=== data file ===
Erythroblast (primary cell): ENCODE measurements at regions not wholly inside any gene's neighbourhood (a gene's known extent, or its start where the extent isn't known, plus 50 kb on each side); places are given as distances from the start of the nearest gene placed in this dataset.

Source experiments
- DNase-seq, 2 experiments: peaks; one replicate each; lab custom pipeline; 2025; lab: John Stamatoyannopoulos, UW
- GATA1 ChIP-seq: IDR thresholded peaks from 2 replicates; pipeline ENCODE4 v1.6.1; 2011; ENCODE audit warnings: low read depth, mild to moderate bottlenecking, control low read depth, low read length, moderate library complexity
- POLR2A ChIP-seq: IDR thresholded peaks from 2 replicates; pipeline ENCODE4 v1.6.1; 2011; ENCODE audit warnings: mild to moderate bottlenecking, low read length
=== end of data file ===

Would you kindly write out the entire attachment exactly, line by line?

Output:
Erythroblast (primary cell): ENCODE measurements at regions not wholly inside any gene's neighbourhood (a gene's known extent, or its start where the extent isn't known, plus 50 kb on each side); places are given as distances from the start of the nearest gene placed in this dataset.

Source experiments
- DNase-seq, 2 experiments: peaks; one replicate each; lab custom pipeline; 2025; lab: John Stamatoyannopoulos, UW
- GATA1 ChIP-seq: IDR thresholded peaks from 2 replicates; pipeline ENCODE4 v1.6.1; 2011; ENCODE audit warnings: low read depth, mild to moderate bottlenecking, control low read depth, low read length, moderate library complexity
- POLR2A ChIP-seq: IDR thresholded peaks from 2 replicates; pipeline ENCODE4 v1.6.1; 2011; ENCODE audit warnings: mild to moderate bottlenecking, low read length